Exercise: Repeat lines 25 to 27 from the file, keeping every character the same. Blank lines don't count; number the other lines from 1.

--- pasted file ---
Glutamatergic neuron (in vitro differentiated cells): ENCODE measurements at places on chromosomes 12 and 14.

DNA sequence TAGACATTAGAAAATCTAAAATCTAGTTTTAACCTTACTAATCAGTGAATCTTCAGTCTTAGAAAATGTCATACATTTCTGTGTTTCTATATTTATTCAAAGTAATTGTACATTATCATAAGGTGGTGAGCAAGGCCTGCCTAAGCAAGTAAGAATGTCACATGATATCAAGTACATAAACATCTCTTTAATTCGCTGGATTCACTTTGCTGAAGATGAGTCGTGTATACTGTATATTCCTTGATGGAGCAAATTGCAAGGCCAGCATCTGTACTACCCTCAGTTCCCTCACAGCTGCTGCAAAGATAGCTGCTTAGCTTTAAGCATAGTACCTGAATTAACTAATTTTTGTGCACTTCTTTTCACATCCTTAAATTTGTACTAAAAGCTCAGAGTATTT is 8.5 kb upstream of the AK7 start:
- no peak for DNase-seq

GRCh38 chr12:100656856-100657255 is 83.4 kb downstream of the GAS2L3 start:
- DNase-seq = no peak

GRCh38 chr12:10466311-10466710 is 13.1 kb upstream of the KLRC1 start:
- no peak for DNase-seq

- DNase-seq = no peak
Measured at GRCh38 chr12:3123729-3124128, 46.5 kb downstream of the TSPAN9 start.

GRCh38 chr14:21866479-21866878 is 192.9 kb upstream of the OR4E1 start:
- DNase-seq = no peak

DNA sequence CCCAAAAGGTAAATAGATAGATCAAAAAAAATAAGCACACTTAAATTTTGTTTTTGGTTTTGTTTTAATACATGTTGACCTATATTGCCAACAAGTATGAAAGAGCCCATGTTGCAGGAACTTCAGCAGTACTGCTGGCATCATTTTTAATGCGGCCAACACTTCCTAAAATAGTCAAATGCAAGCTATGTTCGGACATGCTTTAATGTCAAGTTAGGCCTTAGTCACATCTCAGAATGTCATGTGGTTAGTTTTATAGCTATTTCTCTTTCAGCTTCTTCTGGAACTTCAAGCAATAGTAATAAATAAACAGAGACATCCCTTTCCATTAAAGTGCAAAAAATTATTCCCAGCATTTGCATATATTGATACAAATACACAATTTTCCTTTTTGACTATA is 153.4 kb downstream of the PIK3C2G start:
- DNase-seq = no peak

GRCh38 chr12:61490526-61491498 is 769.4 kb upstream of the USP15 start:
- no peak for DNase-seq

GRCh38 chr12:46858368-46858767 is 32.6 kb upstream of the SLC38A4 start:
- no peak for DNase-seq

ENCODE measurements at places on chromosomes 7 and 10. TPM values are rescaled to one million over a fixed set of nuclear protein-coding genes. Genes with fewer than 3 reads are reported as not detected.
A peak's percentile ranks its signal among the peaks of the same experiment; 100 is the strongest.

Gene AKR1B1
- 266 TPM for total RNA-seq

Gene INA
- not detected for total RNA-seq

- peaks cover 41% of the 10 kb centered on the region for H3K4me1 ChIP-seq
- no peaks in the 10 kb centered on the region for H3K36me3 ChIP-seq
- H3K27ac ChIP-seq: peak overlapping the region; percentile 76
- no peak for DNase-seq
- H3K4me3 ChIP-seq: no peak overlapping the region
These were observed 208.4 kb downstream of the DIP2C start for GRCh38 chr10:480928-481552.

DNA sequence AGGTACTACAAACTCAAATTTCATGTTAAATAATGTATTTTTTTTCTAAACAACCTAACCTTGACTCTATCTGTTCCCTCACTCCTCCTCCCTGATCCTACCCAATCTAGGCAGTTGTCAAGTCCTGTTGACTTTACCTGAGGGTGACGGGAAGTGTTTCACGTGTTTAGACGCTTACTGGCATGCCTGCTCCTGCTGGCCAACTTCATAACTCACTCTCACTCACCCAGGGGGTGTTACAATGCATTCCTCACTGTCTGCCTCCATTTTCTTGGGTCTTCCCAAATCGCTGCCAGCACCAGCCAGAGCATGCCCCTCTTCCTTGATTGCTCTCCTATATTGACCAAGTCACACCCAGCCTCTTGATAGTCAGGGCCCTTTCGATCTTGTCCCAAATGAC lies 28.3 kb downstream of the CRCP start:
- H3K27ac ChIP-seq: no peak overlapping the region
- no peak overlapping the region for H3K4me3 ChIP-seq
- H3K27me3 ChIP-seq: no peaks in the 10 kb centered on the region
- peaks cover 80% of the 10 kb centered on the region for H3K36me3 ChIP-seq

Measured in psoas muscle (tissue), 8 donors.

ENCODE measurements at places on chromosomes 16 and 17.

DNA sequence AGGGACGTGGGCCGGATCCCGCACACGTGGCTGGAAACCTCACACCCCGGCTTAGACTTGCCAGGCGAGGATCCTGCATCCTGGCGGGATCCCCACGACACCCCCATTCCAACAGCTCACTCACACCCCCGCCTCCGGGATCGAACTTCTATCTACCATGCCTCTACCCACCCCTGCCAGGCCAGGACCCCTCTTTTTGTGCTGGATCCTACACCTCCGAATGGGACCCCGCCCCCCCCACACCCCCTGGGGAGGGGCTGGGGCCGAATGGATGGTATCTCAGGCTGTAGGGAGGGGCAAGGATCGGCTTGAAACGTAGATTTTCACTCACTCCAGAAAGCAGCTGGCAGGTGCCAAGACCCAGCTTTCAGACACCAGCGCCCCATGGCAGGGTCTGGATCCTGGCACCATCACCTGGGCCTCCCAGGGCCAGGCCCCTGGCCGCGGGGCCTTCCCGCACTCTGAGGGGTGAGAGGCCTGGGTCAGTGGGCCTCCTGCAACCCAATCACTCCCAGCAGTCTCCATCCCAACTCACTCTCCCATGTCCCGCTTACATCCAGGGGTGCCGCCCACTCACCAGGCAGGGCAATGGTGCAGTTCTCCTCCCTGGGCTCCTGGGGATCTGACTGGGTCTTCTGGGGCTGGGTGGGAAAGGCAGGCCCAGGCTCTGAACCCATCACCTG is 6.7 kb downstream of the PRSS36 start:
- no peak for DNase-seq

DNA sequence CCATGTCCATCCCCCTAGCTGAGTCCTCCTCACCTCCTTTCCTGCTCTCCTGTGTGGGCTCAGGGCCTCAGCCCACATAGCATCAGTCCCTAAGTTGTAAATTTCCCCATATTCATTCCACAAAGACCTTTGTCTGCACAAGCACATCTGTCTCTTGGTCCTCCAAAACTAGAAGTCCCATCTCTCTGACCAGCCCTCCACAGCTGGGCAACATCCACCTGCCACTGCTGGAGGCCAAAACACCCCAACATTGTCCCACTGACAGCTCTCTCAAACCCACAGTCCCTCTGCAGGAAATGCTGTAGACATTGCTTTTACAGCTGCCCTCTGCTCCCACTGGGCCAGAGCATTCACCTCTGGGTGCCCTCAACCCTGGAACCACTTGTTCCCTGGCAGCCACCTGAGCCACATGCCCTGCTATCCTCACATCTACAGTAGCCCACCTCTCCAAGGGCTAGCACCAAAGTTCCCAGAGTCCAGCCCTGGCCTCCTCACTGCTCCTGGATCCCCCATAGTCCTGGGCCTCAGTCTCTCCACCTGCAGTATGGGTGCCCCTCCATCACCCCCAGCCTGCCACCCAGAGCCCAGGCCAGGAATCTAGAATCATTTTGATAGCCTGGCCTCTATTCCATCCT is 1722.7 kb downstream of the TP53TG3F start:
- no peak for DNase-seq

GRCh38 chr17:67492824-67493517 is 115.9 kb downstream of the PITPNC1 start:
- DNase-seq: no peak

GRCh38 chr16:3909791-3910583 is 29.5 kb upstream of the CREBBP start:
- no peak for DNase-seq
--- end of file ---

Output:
- no peaks in the 10 kb centered on the region for H3K36me3 ChIP-seq
- H3K27ac ChIP-seq: peak overlapping the region; percentile 76
- no peak for DNase-seq